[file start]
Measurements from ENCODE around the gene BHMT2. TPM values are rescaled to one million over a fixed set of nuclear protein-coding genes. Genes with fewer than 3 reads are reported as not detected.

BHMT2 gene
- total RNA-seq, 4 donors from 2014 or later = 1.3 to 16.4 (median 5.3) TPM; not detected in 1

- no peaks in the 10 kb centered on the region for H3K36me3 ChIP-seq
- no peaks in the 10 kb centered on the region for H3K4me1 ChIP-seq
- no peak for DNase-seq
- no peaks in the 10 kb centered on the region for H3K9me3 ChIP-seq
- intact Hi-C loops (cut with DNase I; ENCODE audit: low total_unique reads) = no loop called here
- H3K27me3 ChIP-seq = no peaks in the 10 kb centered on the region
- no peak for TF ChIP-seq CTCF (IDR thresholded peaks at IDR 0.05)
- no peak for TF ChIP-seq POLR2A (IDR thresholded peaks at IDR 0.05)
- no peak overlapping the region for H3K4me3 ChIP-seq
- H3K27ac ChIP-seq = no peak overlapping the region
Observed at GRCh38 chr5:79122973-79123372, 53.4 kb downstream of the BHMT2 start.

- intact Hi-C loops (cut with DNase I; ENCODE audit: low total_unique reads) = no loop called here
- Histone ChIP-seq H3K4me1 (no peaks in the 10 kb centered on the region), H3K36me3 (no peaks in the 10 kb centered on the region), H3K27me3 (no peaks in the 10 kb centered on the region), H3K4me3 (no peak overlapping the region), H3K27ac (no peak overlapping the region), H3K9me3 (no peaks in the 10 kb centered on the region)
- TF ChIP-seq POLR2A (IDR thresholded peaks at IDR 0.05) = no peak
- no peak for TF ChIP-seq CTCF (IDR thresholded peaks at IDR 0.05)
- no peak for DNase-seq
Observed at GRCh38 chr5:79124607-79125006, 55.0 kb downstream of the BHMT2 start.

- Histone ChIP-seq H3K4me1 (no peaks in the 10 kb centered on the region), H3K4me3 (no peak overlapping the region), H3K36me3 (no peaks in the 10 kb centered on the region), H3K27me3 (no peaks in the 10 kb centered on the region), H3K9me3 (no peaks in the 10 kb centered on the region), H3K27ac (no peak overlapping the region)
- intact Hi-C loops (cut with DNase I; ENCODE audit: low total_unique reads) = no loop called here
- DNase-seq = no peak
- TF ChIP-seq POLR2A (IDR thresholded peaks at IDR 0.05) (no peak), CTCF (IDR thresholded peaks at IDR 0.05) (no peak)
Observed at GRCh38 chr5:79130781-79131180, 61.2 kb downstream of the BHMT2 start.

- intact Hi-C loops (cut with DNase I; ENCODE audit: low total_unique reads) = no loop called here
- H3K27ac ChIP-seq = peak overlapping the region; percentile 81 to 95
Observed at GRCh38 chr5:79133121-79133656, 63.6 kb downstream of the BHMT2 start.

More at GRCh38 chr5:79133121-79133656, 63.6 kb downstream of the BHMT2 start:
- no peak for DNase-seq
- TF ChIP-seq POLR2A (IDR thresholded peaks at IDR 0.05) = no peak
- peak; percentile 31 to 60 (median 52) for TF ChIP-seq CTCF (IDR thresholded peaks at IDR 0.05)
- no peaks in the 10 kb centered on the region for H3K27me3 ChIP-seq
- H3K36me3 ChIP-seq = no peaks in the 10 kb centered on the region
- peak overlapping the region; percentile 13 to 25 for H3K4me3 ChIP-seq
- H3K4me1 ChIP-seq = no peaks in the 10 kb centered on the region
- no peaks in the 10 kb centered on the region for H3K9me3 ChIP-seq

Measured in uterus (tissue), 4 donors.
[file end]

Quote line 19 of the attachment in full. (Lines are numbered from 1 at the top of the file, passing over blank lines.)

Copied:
- no peak for DNase-seq